The transmission of severe acute respiratory syndrome coronavirus 2 (SARS-CoV-2) back and forth between animals and humans will create wild reservoirs of virus that could potentially hinder the long-term efforts in controlling the coronavirus disease 2019 (COVID-19) pandemic. Robust surveillance and better laboratory procedures to validate zoonotic potential require predicting which host species are at high-risk. A major obstacle in achieving this is that only a few species have known genetic sequences for angiotensin-converting enzyme 2 (ACE2) receptor, a vital receptor for SARS-CoV-2 entry into host cells.
Study: Predicting the zoonotic capacity of mammals to transmit SARS-CoV-2. Image Credit: Cheewarat Khomkhum/ Shutterstock
This obstacle can be overcome using machine learning by combining species’ ecological and biological traits with three-dimensional modeling of host-virus protein-protein interactions. Utilizing this approach allows for predictions about the zoonotic capacity of SARS-CoV-2 for more than 5000 mammals, an order of magnitude more species than previously possible.
In this study published in Proc. Royal Soc. B, a group of researchers identified a subset of species in which the threat of spillback infection appears the most significant due to location and increased contact with humans in areas with a high prevalence of SARS-CoV-2. The analyses performed in this study were based on the SARS-CoV-2 variants that were initially the most dominant in humans. However, these methods are easily adaptable to any novel variants that may arise.
The ACE2 sequences utilized by the authors were from 326 species spanning eight classes and 87 orders. Most of the sequences came from the classes Mammalia (46.6%), Aves (23.3%), and Actinopterygii (22.1%). The authors predicted the binding strength of 299 vertebrates, including 142 mammals. Among the analyzed mammalian orders, stronger predicted mean binding strengths were shown in Carnivora and Primates when compared to domesticated cats.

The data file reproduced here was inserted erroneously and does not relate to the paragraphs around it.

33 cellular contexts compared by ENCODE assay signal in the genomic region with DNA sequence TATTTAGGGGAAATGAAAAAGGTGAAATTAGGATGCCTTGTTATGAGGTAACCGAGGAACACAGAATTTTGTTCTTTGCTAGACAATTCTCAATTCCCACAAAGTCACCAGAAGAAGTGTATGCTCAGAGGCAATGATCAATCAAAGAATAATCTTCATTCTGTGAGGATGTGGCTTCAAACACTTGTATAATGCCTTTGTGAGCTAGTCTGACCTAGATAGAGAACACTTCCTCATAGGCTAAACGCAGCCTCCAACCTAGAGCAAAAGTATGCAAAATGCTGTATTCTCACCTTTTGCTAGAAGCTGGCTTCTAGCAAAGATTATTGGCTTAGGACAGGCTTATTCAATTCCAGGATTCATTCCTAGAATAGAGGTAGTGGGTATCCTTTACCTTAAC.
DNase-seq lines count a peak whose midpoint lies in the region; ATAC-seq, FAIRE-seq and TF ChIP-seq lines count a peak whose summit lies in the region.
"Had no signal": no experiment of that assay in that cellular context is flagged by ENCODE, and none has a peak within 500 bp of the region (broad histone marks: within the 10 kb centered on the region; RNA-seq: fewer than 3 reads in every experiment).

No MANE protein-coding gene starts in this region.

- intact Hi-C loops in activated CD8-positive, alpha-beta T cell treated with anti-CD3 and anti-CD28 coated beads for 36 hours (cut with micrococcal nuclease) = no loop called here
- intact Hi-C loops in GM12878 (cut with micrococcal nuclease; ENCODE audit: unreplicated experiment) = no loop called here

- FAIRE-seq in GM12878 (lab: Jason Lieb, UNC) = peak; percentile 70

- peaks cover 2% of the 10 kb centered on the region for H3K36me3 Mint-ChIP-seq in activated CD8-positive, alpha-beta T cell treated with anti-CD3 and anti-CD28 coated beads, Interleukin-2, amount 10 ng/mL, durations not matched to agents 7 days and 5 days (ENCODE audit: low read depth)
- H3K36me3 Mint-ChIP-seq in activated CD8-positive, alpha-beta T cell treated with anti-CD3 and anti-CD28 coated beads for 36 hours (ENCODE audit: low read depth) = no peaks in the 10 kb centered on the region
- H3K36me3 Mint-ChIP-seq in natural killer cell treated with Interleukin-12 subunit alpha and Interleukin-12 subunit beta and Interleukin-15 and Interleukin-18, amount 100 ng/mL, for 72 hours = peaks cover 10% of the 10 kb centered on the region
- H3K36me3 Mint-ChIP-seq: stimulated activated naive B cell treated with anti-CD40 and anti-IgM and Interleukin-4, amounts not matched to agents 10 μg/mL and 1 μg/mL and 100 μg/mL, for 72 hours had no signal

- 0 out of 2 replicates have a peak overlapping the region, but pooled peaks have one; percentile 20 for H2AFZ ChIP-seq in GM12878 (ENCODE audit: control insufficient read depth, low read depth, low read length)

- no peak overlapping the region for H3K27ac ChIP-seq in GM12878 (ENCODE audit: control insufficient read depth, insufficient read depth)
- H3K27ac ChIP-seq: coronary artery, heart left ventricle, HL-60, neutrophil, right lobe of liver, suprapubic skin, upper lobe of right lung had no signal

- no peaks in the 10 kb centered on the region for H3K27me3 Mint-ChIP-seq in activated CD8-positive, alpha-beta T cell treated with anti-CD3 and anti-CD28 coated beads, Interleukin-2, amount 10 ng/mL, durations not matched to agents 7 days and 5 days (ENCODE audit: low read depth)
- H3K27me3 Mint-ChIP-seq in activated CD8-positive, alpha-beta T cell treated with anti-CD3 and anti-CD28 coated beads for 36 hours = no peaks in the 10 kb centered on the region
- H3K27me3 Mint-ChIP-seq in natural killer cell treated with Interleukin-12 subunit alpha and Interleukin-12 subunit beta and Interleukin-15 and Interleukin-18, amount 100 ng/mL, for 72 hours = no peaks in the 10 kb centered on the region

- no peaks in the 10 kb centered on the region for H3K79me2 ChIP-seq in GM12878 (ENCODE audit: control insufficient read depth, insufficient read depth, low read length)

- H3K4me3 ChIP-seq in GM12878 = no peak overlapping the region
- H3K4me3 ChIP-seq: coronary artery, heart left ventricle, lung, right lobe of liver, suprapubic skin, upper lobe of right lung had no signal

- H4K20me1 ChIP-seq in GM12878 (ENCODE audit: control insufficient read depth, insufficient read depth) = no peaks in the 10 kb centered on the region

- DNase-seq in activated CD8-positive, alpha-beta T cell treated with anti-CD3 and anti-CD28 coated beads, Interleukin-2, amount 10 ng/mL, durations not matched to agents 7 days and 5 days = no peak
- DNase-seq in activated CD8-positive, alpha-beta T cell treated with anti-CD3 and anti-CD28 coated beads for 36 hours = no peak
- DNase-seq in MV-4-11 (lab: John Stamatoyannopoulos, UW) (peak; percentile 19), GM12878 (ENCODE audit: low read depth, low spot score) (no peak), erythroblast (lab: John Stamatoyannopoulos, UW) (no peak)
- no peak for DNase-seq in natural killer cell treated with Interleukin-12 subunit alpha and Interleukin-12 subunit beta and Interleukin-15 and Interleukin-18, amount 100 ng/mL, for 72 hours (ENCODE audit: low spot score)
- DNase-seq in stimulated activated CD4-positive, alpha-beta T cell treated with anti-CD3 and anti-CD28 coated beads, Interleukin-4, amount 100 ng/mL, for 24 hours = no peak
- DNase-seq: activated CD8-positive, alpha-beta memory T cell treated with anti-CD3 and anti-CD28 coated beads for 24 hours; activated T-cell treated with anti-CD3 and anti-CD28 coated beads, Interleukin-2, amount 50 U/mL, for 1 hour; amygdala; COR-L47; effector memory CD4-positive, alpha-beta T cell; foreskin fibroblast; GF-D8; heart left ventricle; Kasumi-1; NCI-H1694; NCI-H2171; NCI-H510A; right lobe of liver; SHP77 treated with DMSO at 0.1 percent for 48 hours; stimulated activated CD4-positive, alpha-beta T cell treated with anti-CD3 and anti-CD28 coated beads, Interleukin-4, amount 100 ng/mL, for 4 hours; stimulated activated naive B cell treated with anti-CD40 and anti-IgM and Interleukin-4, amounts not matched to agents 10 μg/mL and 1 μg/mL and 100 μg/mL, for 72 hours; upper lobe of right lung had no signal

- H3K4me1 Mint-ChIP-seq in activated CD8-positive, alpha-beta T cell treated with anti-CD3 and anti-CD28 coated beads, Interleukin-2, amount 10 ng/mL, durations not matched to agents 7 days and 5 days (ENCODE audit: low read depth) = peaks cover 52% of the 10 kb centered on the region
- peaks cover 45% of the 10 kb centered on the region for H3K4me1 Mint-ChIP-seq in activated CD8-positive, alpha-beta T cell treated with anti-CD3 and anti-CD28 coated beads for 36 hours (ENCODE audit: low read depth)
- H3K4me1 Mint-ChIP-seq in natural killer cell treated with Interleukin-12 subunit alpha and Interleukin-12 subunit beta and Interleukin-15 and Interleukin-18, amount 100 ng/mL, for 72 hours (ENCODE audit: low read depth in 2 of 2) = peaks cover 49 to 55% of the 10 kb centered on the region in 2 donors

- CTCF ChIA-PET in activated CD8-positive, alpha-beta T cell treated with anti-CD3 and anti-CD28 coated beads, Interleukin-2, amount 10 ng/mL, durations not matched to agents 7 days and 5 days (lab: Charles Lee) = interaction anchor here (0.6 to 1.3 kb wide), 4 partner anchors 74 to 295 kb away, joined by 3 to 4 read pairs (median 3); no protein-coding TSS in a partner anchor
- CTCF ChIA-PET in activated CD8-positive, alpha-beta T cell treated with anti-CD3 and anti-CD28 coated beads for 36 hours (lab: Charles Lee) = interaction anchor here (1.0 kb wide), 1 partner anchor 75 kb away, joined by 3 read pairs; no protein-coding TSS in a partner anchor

To predict the zoonotic capacity in mammals, the authors constructed a trait-based machine learning model. The authors utilized the model which best performed to generate predictions of zoonotic capacity among mammalian species. Citation count in Web of Science, used as a proxy for study effort, had approximately 1% relative importance, suggesting a limited influence on the model due to sampling bias among the species.
The model used in this study predicted 540 species from 13 orders to have zoonotic capacity within the 90th percentile. The majority of primates were shown to have high zoonotic capacity and together displayed stronger viral binding than other groups of mammals. The other orders predicted to have high zoonotic capacity included Pholidota, Hyracoidea, Scandentia, Perissodactyla, Pilosa, and non-cetacean Artiodactyla.
Results from several in vitro studies recently conducted displayed outcomes that matched the model predictions of this study. For example, experiments performed on deer mice confirmed SARS-CoV-2 infection and transmission to naïve conspecifics. This model also predicted that American minks have a high zoonotic capability for SARS-CoV-2, in which farmed animals show signs of severe infection and the ability to transmit infection to both conspecifics and humans. This model also anticipated that big brown bats have a poor zoonotic capacity.
The outcomes of this model differed significantly from those of already known experimental investigations. Estimated high zoonotic capacity for pigs was detected in the model utilized in this study, although in vivo studies reported no detectable infection or onward transmission. Similar results were also observed for cattle. This model predicted a moderately high probability for zoonotic capacity, whereas experiments performed in live animals showed cattle to be susceptible but with no onward transmission to conspecifics.
This study used a combination of structure-based models of viral binding with species-level data on ecological and biological traits to predict if mammalian species can become zoonotic hosts of SARS-CoV-2. This method, in particular, broadens our predictive power beyond the small number of species for which ACE2 sequences are currently accessible. Numerous mammal species have been anticipated to have zoonotic potential that matches or exceeds the viral susceptibility and transmissibility found in SARS-CoV-2 experimental infections. Many species with strong zoonotic capacity predicted by models dwell in human-associated ecosystems and overlap spatially with global COVID-19 hotspots.